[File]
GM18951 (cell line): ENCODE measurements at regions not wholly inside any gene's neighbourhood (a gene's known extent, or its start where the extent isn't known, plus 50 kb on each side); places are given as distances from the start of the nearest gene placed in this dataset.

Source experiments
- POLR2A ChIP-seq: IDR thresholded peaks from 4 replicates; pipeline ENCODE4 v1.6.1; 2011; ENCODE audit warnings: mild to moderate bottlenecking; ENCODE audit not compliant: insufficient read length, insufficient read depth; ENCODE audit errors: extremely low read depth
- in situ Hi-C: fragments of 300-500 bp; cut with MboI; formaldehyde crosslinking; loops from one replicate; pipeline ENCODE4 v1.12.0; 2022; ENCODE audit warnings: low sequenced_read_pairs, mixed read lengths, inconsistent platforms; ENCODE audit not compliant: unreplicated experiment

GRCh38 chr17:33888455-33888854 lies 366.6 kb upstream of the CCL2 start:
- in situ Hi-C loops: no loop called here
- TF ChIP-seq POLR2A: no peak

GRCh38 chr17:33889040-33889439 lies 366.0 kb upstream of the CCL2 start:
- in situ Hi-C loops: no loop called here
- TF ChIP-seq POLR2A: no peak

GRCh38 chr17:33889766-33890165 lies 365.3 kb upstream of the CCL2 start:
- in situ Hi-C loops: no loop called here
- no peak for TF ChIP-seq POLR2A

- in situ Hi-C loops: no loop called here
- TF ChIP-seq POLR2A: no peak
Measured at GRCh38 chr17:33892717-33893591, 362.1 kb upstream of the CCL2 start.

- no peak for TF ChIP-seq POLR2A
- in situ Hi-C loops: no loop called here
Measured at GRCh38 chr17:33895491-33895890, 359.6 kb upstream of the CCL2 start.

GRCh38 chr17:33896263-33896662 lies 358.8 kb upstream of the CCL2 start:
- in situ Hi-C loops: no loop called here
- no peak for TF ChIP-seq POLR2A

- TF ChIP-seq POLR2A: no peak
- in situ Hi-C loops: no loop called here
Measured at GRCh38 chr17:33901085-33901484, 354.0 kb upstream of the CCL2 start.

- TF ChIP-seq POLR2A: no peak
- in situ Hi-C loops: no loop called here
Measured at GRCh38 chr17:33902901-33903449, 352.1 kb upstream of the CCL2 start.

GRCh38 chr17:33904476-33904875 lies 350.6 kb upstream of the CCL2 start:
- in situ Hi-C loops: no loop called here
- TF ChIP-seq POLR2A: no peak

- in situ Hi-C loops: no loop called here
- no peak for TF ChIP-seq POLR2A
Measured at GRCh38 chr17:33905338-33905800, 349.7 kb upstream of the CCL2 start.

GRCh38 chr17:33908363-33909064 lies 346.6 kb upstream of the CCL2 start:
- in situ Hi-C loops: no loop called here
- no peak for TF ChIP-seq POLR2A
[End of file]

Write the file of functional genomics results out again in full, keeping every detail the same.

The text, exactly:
GM18951 (cell line): ENCODE measurements at regions not wholly inside any gene's neighbourhood (a gene's known extent, or its start where the extent isn't known, plus 50 kb on each side); places are given as distances from the start of the nearest gene placed in this dataset.

Source experiments
- POLR2A ChIP-seq: IDR thresholded peaks from 4 replicates; pipeline ENCODE4 v1.6.1; 2011; ENCODE audit warnings: mild to moderate bottlenecking; ENCODE audit not compliant: insufficient read length, insufficient read depth; ENCODE audit errors: extremely low read depth
- in situ Hi-C: fragments of 300-500 bp; cut with MboI; formaldehyde crosslinking; loops from one replicate; pipeline ENCODE4 v1.12.0; 2022; ENCODE audit warnings: low sequenced_read_pairs, mixed read lengths, inconsistent platforms; ENCODE audit not compliant: unreplicated experiment

GRCh38 chr17:33888455-33888854 lies 366.6 kb upstream of the CCL2 start:
- in situ Hi-C loops: no loop called here
- TF ChIP-seq POLR2A: no peak

GRCh38 chr17:33889040-33889439 lies 366.0 kb upstream of the CCL2 start:
- in situ Hi-C loops: no loop called here
- TF ChIP-seq POLR2A: no peak

GRCh38 chr17:33889766-33890165 lies 365.3 kb upstream of the CCL2 start:
- in situ Hi-C loops: no loop called here
- no peak for TF ChIP-seq POLR2A

- in situ Hi-C loops: no loop called here
- TF ChIP-seq POLR2A: no peak
Measured at GRCh38 chr17:33892717-33893591, 362.1 kb upstream of the CCL2 start.

- no peak for TF ChIP-seq POLR2A
- in situ Hi-C loops: no loop called here
Measured at GRCh38 chr17:33895491-33895890, 359.6 kb upstream of the CCL2 start.

GRCh38 chr17:33896263-33896662 lies 358.8 kb upstream of the CCL2 start:
- in situ Hi-C loops: no loop called here
- no peak for TF ChIP-seq POLR2A

- TF ChIP-seq POLR2A: no peak
- in situ Hi-C loops: no loop called here
Measured at GRCh38 chr17:33901085-33901484, 354.0 kb upstream of the CCL2 start.

- TF ChIP-seq POLR2A: no peak
- in situ Hi-C loops: no loop called here
Measured at GRCh38 chr17:33902901-33903449, 352.1 kb upstream of the CCL2 start.

GRCh38 chr17:33904476-33904875 lies 350.6 kb upstream of the CCL2 start:
- in situ Hi-C loops: no loop called here
- TF ChIP-seq POLR2A: no peak

- in situ Hi-C loops: no loop called here
- no peak for TF ChIP-seq POLR2A
Measured at GRCh38 chr17:33905338-33905800, 349.7 kb upstream of the CCL2 start.

GRCh38 chr17:33908363-33909064 lies 346.6 kb upstream of the CCL2 start:
- in situ Hi-C loops: no loop called here
- no peak for TF ChIP-seq POLR2A